Botswana mulls legalising prostitution to fight HIV

An HIV worker holding up a beaded Aids awareness badge in Botswana (Archive photo) Botswana has one of Africa's most-advanced ARV treatment programmes

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Some politicians have called for Botswana to consider legalising prostitution to fight against HIV.

Botlogile Tshireletso, a deputy minister, told the BBC it was time for the government to discuss the issue.

Botswana, which has a high prevalence of HIV, has earned a reputation for being proactive in the Aids battle.

But a BBC reporter says despite research that infection rates are worst along commercial truck routes, there is an unwillingness to legalise brothels.

The BBC's Letlhogile Lucas in the capital, Gaborone, says many people in Botswana disapprove of sex workers and they are often harassed by police.

Ms Tshireletso, assistant minister for local government, has broken ranks with her cabinet colleagues.

"My opinion is: We should consider looking at it because it is there - we should as government take the initiative to do something to help these workers," she told the BBC's Network Africa programme.

Opposition leader Dumelang Saleshando agreed but said it would be an uphill struggle.

"Firstly the majority view is very clear, Botswana is against the legislation making illegal sex work a legal economic activity," he told the BBC.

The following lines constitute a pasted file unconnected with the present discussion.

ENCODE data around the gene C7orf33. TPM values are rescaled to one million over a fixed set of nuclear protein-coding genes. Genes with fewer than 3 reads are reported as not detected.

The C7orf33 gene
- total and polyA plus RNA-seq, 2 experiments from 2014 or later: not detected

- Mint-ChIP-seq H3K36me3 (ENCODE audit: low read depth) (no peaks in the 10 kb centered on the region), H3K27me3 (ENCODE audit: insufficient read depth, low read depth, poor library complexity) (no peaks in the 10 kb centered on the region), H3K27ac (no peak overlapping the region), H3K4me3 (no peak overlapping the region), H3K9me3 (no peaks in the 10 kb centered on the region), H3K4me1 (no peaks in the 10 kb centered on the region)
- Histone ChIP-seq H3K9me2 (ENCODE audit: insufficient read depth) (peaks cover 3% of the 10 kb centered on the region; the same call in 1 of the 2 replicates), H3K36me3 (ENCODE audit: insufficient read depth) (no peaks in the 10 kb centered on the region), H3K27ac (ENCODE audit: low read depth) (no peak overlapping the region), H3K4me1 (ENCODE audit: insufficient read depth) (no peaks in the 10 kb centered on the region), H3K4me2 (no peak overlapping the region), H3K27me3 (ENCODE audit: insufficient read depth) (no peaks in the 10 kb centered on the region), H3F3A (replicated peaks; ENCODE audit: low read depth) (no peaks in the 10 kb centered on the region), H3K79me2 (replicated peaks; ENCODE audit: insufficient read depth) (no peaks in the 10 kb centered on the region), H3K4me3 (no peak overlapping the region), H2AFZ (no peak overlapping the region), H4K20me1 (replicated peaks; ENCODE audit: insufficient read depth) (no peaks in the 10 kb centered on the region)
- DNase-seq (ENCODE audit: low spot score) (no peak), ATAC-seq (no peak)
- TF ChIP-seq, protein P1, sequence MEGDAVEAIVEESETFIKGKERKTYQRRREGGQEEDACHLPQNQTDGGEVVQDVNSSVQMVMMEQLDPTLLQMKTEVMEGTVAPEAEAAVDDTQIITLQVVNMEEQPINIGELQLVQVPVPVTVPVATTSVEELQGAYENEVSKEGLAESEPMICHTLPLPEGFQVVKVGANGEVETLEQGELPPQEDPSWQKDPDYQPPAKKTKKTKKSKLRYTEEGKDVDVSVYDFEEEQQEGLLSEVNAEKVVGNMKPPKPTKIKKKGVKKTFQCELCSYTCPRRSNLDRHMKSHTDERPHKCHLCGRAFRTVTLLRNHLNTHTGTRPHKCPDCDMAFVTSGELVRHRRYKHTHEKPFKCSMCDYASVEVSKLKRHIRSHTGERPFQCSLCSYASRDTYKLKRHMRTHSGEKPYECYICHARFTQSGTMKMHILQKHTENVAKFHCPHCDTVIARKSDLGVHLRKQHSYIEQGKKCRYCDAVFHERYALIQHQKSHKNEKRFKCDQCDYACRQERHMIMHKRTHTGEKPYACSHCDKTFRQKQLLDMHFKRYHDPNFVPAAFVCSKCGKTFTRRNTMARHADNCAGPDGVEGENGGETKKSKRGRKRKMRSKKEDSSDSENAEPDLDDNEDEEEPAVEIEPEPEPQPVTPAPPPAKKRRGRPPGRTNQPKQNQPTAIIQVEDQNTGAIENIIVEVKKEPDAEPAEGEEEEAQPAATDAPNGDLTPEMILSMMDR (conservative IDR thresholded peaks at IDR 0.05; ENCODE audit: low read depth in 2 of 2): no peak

"But at the same time you can't ignore it… the industry itself is one of the drivers of the virus," he said.

Botswana: HIV in Focus

  • 300,000 adults living with HIV, nearly a quarter of the population aged over 15
  • 150,000 people on ARVs
  • 95,000 orphans due to Aids
  • 97% children now born to HIV-positive mothers are now born free of the virus*

Sources: The Global Fund and * Botswana government

'Condoms confiscated'

Truck drivers often travel through Botswana as they transport goods from South Africa to Zambia and the Democratic Republic of Congo, our reporter says.

"When I'm going to sleep with a girl I use a condom," a driver at the Tlokweng-Zeerust border post with Zambia told the BBC.

Commercial sex workers said they also insist their customers use condoms, but because they work in dangerous places they are open to abuse and rape.

"[Legalising sex work] will help us to stand up for our rights… and get support for HIV and Aids," one sex worker in Ledumadumane, a neighbourhood on the outskirts of Gaborone, told the BBC.

Start Quote

If it is legalised more people are going to engage in commercial sex which means there'll be more infections”

End Quote Resident of Gaborone

Another commercial sex worker said: "I know I'm not safe because when I'm doing it outdoors I can get raped or even the client can rob me."

Our reporter says everyone in Botswana is entitled to free condoms from health centres.

But the sex workers complain that police officers often confiscate their condoms, telling them their trade was illegal, he says.

Many people on the streets of Gaborone questioned by our reporter said they did not support the legalisation of prostitution.

"If it is legalised more people are going to engage in commercial sex, which means there'll be more infections," one woman said.

But a few men did speak in favour of the proposal.

"It should be legalised because it's a lot harder to govern something you don't have the statistics on," one told our reporter.

Meanwhile, as World Aids Day is marked, the UN said that almost 1,000 babies in sub-Saharan Africa are infected with HIV through transmission of the virus from their mothers every day.

Botswana's government says through its efforts 97% children born to HIV-positive mothers are now born free of the virus.

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